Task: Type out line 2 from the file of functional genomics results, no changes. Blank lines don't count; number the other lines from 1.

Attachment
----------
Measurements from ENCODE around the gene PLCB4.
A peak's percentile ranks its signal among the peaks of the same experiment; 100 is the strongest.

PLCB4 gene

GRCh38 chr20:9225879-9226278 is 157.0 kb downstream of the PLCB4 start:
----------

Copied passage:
A peak's percentile ranks its signal among the peaks of the same experiment; 100 is the strongest.